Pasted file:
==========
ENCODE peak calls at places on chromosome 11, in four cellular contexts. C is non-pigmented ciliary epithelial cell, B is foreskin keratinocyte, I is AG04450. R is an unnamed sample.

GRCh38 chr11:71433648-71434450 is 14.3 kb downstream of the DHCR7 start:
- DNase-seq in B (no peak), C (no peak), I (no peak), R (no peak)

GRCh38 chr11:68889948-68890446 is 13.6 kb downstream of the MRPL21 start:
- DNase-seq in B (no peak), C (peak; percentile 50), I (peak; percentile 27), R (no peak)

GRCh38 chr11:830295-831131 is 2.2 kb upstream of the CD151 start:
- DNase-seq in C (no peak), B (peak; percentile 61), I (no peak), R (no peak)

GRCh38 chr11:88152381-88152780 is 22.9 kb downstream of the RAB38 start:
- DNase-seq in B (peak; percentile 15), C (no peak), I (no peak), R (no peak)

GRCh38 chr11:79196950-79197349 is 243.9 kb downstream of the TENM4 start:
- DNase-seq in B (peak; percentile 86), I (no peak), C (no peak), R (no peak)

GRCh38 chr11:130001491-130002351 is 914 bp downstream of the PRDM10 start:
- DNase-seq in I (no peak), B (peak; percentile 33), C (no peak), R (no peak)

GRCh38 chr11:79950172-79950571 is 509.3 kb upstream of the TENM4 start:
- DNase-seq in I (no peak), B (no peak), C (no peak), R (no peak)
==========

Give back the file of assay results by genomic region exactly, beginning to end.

ENCODE peak calls at places on chromosome 11, in four cellular contexts. C is non-pigmented ciliary epithelial cell, B is foreskin keratinocyte, I is AG04450. R is an unnamed sample.

GRCh38 chr11:71433648-71434450 is 14.3 kb downstream of the DHCR7 start:
- DNase-seq in B (no peak), C (no peak), I (no peak), R (no peak)

GRCh38 chr11:68889948-68890446 is 13.6 kb downstream of the MRPL21 start:
- DNase-seq in B (no peak), C (peak; percentile 50), I (peak; percentile 27), R (no peak)

GRCh38 chr11:830295-831131 is 2.2 kb upstream of the CD151 start:
- DNase-seq in C (no peak), B (peak; percentile 61), I (no peak), R (no peak)

GRCh38 chr11:88152381-88152780 is 22.9 kb downstream of the RAB38 start:
- DNase-seq in B (peak; percentile 15), C (no peak), I (no peak), R (no peak)

GRCh38 chr11:79196950-79197349 is 243.9 kb downstream of the TENM4 start:
- DNase-seq in B (peak; percentile 86), I (no peak), C (no peak), R (no peak)

GRCh38 chr11:130001491-130002351 is 914 bp downstream of the PRDM10 start:
- DNase-seq in I (no peak), B (peak; percentile 33), C (no peak), R (no peak)

GRCh38 chr11:79950172-79950571 is 509.3 kb upstream of the TENM4 start:
- DNase-seq in I (no peak), B (no peak), C (no peak), R (no peak)